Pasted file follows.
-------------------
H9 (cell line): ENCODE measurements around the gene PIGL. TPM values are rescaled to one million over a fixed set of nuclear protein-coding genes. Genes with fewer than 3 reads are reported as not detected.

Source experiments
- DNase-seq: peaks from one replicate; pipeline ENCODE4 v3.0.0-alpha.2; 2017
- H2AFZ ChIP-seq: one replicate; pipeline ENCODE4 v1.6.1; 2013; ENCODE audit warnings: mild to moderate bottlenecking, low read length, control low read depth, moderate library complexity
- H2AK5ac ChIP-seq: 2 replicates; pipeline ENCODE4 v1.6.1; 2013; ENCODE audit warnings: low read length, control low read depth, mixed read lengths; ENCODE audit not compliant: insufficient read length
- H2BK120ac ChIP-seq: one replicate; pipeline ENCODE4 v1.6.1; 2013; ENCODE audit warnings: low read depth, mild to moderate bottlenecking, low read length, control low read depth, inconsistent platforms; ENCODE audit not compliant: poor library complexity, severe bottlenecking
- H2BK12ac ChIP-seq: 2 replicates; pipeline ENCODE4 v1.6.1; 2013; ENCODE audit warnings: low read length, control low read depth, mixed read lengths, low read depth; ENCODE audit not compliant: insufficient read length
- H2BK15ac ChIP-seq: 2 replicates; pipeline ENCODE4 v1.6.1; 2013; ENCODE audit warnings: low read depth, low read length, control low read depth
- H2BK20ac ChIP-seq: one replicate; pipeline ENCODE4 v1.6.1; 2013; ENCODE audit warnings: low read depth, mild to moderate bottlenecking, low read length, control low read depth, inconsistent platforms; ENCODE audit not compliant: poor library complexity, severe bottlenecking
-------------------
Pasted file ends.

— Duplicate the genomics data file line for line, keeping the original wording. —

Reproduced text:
H9 (cell line): ENCODE measurements around the gene PIGL. TPM values are rescaled to one million over a fixed set of nuclear protein-coding genes. Genes with fewer than 3 reads are reported as not detected.

Source experiments
- DNase-seq: peaks from one replicate; pipeline ENCODE4 v3.0.0-alpha.2; 2017
- H2AFZ ChIP-seq: one replicate; pipeline ENCODE4 v1.6.1; 2013; ENCODE audit warnings: mild to moderate bottlenecking, low read length, control low read depth, moderate library complexity
- H2AK5ac ChIP-seq: 2 replicates; pipeline ENCODE4 v1.6.1; 2013; ENCODE audit warnings: low read length, control low read depth, mixed read lengths; ENCODE audit not compliant: insufficient read length
- H2BK120ac ChIP-seq: one replicate; pipeline ENCODE4 v1.6.1; 2013; ENCODE audit warnings: low read depth, mild to moderate bottlenecking, low read length, control low read depth, inconsistent platforms; ENCODE audit not compliant: poor library complexity, severe bottlenecking
- H2BK12ac ChIP-seq: 2 replicates; pipeline ENCODE4 v1.6.1; 2013; ENCODE audit warnings: low read length, control low read depth, mixed read lengths, low read depth; ENCODE audit not compliant: insufficient read length
- H2BK15ac ChIP-seq: 2 replicates; pipeline ENCODE4 v1.6.1; 2013; ENCODE audit warnings: low read depth, low read length, control low read depth
- H2BK20ac ChIP-seq: one replicate; pipeline ENCODE4 v1.6.1; 2013; ENCODE audit warnings: low read depth, mild to moderate bottlenecking, low read length, control low read depth, inconsistent platforms; ENCODE audit not compliant: poor library complexity, severe bottlenecking